Sure there are deviations now and then (Zombieland (2009) even played to our fear of mad cow disease), but once again this almost proves the rule: zombie movies are quick to jump on that which frightens us most.
So what is the next big trend?
I don’t know, that’s a good question. If I knew the answer to that, I would be out pitching movie scripts, not researching old ones. My gut tells me infection is here to stay for some time yet. Most of the major trends had a good 20 year run, so I think we have some time yet before this one is played out. After that? Who knows. Perhaps a genetic’s scare will bring that back into prominence? A pollution catastrophe? Dark matter?
Regardless of the answer, we can rest assured that zombie movies will be right there to play on our fears and help us make sense of this crazy, crazy world.
Sara and I don’t get to see a lot of movies in the theater. In fact, the last time we saw a movie was actually January 2012. And actually, when we watch movies at home we have to move the couch close enough to be able to see the screen on our tiny tv. So keep in mind that the enormous, high-definition screen and hyper-realistic sound system kind of seem like magic to me, and that probably colors my experience just a little bit.
First off, I loved the book and I was really looking forward to the movie. It turns out that, aside from the title, there is literally no other connection between the book and the movie. Not a one. No characters, plot, scenarios, nothing. That’s kind of a shame, because I think the book would have made a really cool movie. The book is much more documentary-style vignettes as the zombie apocalypse sweeps across the world, which would have been a really unique look and feel.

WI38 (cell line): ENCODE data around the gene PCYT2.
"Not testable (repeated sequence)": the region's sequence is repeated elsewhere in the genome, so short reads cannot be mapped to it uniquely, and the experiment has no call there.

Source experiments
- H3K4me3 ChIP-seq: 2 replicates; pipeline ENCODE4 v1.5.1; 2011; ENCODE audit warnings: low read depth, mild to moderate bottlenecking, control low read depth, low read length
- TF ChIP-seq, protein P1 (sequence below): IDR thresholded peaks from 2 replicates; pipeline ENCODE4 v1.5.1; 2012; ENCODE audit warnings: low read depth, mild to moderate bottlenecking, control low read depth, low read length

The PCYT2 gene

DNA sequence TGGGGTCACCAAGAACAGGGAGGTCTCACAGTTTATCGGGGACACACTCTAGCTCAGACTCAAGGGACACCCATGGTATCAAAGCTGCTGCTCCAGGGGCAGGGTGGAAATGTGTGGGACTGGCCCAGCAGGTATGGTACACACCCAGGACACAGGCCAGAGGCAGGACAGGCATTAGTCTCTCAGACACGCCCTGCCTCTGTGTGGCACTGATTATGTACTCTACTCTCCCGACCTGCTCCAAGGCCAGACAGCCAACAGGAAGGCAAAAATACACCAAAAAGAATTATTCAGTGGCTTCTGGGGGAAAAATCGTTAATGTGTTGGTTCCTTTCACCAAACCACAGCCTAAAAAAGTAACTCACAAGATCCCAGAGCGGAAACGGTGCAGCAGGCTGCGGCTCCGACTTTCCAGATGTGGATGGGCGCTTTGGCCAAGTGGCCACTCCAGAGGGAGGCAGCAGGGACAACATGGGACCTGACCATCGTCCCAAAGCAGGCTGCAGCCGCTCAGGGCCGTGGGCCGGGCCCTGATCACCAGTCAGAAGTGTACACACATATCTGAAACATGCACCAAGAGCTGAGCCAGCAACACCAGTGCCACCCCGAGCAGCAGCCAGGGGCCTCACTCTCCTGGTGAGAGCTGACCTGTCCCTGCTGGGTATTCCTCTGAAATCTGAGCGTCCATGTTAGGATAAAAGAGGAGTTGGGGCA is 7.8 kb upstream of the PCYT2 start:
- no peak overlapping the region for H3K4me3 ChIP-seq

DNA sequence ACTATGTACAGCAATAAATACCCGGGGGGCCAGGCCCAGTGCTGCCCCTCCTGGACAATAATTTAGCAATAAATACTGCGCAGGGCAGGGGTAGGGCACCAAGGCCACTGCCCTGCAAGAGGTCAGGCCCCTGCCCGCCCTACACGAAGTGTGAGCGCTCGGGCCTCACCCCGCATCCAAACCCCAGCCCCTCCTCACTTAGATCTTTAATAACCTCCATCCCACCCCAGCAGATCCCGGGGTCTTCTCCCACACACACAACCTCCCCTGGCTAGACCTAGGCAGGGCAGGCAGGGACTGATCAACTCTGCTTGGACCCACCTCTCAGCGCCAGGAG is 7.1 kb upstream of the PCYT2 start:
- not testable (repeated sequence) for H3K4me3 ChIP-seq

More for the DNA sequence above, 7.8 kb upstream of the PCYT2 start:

That being said, I LOVED this movie! So good. The beginning (always the best part of any zombie movie) very skillfully built the tension and kept it high. Despite having watched many, many zombie movies, my heart was pounding and I was totally sucked in. The middle was great. It swept across the world and showed reactions in so many different ways, being very epic in a way most zombie movies never attempt to be. And finally, the ending was plausible and very satisfying in a way that I didn’t necessarily expect. Like I said, I loved it.
And the whole way home I was eyeing up both people and dark alleys suspiciously.
I knew going in that the movie was nothing like the book, and I’m sure that helped me enjoy it. Instead of sitting there comparing them, I tried to pretend this was an entirely different zombie movie altogether, and it worked. And honestly, it’s probably better that they didn’t try to include more from the book, because if you have just a few things it only highlights the discrepancies. Why they decided to use the name “World War Z” instead of just making it unrelated I guess we’ll never know, but I can enjoy them both for their own merits.
My all time favorite zombie movie is the Dawn of the Dead remake from 2004. World War Z ranked right up there with it. I don’t think there was enough that was really “new” to unseat Dawn of the Dead, but honestly, that’s probably more a product of the timing. If I had seen this movie first and Dawn of the Dead 8 years later, I probably would have liked this more. “Fast zombies” were still new when Dawn of the Dead came out (remember, 28 Days Later had only come out 2 years before), and the whole concept just seemed so fresh and awesome. However, World War Z is a modern movie with top notch production and the special effects, acting, and just general craft of the movie are very well done, meaning that cinematically speaking it’s probably the superior movie, just not as groundbreaking.